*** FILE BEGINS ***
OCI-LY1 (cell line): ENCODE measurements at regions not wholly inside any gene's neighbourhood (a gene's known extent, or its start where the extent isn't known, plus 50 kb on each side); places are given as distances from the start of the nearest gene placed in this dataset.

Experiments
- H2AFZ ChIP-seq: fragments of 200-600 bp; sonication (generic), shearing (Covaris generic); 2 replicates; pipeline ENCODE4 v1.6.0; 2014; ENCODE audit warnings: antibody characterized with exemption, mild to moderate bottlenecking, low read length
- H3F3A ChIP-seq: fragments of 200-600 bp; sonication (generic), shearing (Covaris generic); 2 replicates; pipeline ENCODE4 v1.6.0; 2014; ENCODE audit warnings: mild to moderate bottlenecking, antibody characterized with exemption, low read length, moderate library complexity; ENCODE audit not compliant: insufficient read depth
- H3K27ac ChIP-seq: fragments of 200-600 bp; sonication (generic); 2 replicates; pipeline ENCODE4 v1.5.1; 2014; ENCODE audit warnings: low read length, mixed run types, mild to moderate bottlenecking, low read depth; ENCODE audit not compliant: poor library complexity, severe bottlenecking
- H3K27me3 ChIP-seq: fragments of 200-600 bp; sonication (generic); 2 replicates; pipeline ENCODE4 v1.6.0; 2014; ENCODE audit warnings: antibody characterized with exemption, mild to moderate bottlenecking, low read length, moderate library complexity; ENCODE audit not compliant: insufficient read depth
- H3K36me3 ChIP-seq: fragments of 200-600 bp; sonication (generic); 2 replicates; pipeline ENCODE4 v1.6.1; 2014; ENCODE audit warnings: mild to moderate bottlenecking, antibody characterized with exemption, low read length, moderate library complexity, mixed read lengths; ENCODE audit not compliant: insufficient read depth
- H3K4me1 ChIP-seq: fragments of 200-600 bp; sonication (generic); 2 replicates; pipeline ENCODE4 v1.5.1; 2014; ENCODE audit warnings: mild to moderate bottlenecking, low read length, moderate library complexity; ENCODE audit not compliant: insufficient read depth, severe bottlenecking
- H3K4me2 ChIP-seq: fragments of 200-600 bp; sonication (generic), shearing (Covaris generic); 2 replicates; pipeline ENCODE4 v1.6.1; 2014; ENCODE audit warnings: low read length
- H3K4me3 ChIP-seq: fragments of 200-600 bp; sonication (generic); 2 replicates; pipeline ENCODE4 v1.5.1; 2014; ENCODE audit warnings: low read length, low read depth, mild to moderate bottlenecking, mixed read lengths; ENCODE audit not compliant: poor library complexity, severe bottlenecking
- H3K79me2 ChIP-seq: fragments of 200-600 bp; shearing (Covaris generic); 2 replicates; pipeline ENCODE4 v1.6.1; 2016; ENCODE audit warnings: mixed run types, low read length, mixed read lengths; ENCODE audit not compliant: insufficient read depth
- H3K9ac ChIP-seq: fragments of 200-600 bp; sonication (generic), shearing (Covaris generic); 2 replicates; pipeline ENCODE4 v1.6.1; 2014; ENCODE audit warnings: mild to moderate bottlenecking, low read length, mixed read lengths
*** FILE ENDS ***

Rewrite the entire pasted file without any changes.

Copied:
OCI-LY1 (cell line): ENCODE measurements at regions not wholly inside any gene's neighbourhood (a gene's known extent, or its start where the extent isn't known, plus 50 kb on each side); places are given as distances from the start of the nearest gene placed in this dataset.

Experiments
- H2AFZ ChIP-seq: fragments of 200-600 bp; sonication (generic), shearing (Covaris generic); 2 replicates; pipeline ENCODE4 v1.6.0; 2014; ENCODE audit warnings: antibody characterized with exemption, mild to moderate bottlenecking, low read length
- H3F3A ChIP-seq: fragments of 200-600 bp; sonication (generic), shearing (Covaris generic); 2 replicates; pipeline ENCODE4 v1.6.0; 2014; ENCODE audit warnings: mild to moderate bottlenecking, antibody characterized with exemption, low read length, moderate library complexity; ENCODE audit not compliant: insufficient read depth
- H3K27ac ChIP-seq: fragments of 200-600 bp; sonication (generic); 2 replicates; pipeline ENCODE4 v1.5.1; 2014; ENCODE audit warnings: low read length, mixed run types, mild to moderate bottlenecking, low read depth; ENCODE audit not compliant: poor library complexity, severe bottlenecking
- H3K27me3 ChIP-seq: fragments of 200-600 bp; sonication (generic); 2 replicates; pipeline ENCODE4 v1.6.0; 2014; ENCODE audit warnings: antibody characterized with exemption, mild to moderate bottlenecking, low read length, moderate library complexity; ENCODE audit not compliant: insufficient read depth
- H3K36me3 ChIP-seq: fragments of 200-600 bp; sonication (generic); 2 replicates; pipeline ENCODE4 v1.6.1; 2014; ENCODE audit warnings: mild to moderate bottlenecking, antibody characterized with exemption, low read length, moderate library complexity, mixed read lengths; ENCODE audit not compliant: insufficient read depth
- H3K4me1 ChIP-seq: fragments of 200-600 bp; sonication (generic); 2 replicates; pipeline ENCODE4 v1.5.1; 2014; ENCODE audit warnings: mild to moderate bottlenecking, low read length, moderate library complexity; ENCODE audit not compliant: insufficient read depth, severe bottlenecking
- H3K4me2 ChIP-seq: fragments of 200-600 bp; sonication (generic), shearing (Covaris generic); 2 replicates; pipeline ENCODE4 v1.6.1; 2014; ENCODE audit warnings: low read length
- H3K4me3 ChIP-seq: fragments of 200-600 bp; sonication (generic); 2 replicates; pipeline ENCODE4 v1.5.1; 2014; ENCODE audit warnings: low read length, low read depth, mild to moderate bottlenecking, mixed read lengths; ENCODE audit not compliant: poor library complexity, severe bottlenecking
- H3K79me2 ChIP-seq: fragments of 200-600 bp; shearing (Covaris generic); 2 replicates; pipeline ENCODE4 v1.6.1; 2016; ENCODE audit warnings: mixed run types, low read length, mixed read lengths; ENCODE audit not compliant: insufficient read depth
- H3K9ac ChIP-seq: fragments of 200-600 bp; sonication (generic), shearing (Covaris generic); 2 replicates; pipeline ENCODE4 v1.6.1; 2014; ENCODE audit warnings: mild to moderate bottlenecking, low read length, mixed read lengths